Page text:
ProducerConsumerElement overview

ProducerConsumerElement classes

The following class diagram shows the essential structure of the ProducerConsumerElement class:

mtf-core-prodconselem-class.png

This class diagram shows that a ProducerConsumerElement has:
  • A Tag object, which can be used to hold custom data associated with the element
  • A Slots store, which holds the link state for all links and overlays within the element
  • Methods corresponding to the messages sent/received between ProducerConsumers, which update the current link state within the Slots store
  • Methods for retrieving the opposite producer or consumer slot where there is a linked producer-consumer pair
  • Methods for retrieving the active producer or consumer slot for a particular link.

ProducerConsumerElement functionality

The ProducerConsumerElement is responsible for implementing the flow control logic for exchanging events between particular elements of connected producers and consumers. This makes it possible to precisely control the number of iterations that producers can run ahead of consumers throughout an application, allowing enough depth to give the required concurrency while ensuring consumers can always keep up.

Flow control

Basic event transmission cycle

The flow of data between ProducerConsumers is controlled by a four-way handshake consisting of:
  • Query - the consumer queries the producer for an event
  • Event - the producer supplies the event when it is able and the consumer processes the event
  • Release - the consumer sends a release back to the producer which frees up the associated resource for another consumer.
  • Released - the producer sends a released notification back to the consumer to inform it that the cycle is complete.

This query cycle is depicted in the following sequence diagram:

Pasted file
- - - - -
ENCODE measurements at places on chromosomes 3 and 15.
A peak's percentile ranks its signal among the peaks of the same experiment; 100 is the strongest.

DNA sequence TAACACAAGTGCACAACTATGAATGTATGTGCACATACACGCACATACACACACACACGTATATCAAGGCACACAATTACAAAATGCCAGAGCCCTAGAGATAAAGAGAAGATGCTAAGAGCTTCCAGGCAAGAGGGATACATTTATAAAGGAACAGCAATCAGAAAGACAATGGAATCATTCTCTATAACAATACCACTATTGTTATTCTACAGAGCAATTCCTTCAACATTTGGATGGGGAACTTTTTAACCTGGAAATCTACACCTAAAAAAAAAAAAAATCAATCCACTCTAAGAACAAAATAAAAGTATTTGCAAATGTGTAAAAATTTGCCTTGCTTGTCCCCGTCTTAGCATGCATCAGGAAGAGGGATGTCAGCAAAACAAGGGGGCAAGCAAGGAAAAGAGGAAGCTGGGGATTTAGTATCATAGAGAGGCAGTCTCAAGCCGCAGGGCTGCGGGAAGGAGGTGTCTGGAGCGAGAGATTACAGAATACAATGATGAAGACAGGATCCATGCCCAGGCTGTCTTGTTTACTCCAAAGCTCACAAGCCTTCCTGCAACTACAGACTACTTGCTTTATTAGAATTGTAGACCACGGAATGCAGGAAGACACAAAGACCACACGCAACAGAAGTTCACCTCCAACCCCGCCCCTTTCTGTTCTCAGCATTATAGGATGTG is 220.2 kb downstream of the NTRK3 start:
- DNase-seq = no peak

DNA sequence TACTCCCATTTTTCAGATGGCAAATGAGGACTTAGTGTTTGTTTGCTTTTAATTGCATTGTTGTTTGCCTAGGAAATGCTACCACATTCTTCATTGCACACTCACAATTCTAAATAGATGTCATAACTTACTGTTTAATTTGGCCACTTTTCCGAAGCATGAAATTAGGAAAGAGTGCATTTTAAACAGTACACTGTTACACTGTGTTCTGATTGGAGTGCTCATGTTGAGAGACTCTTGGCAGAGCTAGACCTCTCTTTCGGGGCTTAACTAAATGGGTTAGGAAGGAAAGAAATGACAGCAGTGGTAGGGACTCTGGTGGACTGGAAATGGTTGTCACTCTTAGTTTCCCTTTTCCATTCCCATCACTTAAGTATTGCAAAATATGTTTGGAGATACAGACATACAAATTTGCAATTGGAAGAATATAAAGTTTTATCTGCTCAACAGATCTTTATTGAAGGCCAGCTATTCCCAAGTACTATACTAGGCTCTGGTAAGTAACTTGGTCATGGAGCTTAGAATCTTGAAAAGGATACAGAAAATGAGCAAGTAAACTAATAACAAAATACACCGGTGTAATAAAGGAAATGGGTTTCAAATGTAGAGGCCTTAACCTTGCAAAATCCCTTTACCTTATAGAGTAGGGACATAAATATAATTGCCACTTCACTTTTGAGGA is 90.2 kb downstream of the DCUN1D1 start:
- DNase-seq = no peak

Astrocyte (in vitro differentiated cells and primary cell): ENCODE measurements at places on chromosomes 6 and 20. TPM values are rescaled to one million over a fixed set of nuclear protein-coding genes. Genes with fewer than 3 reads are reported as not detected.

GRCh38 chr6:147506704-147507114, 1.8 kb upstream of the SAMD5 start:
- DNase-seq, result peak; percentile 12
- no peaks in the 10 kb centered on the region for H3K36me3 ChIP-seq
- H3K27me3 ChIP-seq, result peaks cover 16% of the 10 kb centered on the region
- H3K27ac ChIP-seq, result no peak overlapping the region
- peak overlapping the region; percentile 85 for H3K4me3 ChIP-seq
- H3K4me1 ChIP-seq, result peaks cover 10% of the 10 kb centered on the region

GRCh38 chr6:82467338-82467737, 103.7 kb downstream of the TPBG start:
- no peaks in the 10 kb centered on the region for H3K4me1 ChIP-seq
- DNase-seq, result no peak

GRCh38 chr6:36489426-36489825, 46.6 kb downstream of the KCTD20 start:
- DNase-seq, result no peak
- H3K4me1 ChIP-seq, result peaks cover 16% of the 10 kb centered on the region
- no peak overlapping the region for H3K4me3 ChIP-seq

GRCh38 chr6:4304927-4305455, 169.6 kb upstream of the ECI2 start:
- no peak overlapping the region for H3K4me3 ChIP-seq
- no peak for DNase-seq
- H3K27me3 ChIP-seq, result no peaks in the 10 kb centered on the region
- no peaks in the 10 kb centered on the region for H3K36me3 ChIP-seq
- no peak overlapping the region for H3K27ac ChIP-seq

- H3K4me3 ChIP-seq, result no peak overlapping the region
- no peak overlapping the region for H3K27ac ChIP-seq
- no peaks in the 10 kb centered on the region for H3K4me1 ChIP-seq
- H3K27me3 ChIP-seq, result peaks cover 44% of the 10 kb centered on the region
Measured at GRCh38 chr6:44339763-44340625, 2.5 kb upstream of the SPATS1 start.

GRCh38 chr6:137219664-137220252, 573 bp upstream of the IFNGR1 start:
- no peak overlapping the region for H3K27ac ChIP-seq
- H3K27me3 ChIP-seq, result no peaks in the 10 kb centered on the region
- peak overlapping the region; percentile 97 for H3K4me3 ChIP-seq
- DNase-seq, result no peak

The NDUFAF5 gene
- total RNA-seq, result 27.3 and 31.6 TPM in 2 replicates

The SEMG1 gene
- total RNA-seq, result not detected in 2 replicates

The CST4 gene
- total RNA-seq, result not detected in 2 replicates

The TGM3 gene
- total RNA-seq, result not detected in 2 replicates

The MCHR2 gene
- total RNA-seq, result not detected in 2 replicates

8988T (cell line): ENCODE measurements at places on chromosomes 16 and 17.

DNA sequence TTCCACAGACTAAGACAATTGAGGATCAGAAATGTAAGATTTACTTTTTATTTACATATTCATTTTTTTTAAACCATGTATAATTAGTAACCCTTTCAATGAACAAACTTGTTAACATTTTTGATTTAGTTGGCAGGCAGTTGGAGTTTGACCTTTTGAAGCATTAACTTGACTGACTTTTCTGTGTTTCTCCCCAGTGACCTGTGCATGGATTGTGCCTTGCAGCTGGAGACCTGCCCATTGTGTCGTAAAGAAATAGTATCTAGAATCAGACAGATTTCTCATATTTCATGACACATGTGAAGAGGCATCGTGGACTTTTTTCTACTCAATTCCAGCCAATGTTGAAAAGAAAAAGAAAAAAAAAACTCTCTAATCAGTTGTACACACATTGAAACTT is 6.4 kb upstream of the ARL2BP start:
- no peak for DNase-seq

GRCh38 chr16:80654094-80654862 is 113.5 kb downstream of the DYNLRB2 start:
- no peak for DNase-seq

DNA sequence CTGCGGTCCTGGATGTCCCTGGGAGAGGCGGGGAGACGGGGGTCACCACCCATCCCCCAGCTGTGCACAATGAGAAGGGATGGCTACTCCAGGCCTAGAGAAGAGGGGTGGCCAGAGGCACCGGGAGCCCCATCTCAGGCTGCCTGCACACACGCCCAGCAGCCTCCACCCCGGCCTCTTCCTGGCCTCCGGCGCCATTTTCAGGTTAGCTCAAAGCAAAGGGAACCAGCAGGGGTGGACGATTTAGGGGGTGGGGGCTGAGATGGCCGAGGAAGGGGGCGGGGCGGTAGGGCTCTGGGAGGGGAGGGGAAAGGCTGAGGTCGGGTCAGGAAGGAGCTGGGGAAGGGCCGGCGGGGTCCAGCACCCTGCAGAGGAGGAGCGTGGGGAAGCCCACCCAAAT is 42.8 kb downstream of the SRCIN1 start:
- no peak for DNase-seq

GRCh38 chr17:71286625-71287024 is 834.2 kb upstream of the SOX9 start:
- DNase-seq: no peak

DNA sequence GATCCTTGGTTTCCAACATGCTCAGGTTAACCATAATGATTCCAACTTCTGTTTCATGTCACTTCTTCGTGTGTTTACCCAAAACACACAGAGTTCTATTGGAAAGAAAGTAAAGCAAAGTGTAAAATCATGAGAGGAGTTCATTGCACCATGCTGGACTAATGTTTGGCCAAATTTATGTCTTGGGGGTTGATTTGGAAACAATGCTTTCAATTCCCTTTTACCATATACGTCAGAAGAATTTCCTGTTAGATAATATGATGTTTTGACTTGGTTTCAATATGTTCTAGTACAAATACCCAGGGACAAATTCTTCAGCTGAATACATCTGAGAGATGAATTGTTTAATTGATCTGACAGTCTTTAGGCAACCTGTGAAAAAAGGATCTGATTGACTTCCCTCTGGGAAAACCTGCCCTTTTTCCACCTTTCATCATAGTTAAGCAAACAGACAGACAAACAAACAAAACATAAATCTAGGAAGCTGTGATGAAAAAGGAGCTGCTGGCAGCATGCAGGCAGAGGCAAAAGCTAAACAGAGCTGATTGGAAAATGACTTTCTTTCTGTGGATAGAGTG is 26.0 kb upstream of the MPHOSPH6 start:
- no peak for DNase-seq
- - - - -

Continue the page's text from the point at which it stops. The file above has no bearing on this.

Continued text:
mtf-core-prodcons-querycycle1.png

This diagram is illustrating the following points:
  • DerivedTaskA is sending an event to DerivedTaskB
  • The derived tasks each own their own ProducerConsumer task
  • The five small pink boxes represent scheduled work items
  • The messages between those scheduled work items are asynchronous
  • The transmission of one event involves sending four messages (Query, Event, Release, Released)

Event overlay

The query cycle described previously is the basic cycle that occurs for each event delivery. However, it is also permissible to overlay multiple such cycles so that multiple events can be delivered before any of the events are released.

The purpose of this event overlaying is to deliver resources as soon as possible (i.e. start processing the next iteration concurrently with the current iteration) to ensure maximum CPU utilization. The following rules apply to event overlay:
  • The next query must not be sent until the previous event is received
  • Events can only be overlaid up to the specified maximum overlay depth
  • Events can be released in any order

For a given element, each ProducerConsumerElement stores the state of each link for each active event query. The link state consists of:
  • Link Status - what stage of the cycle the link is currently in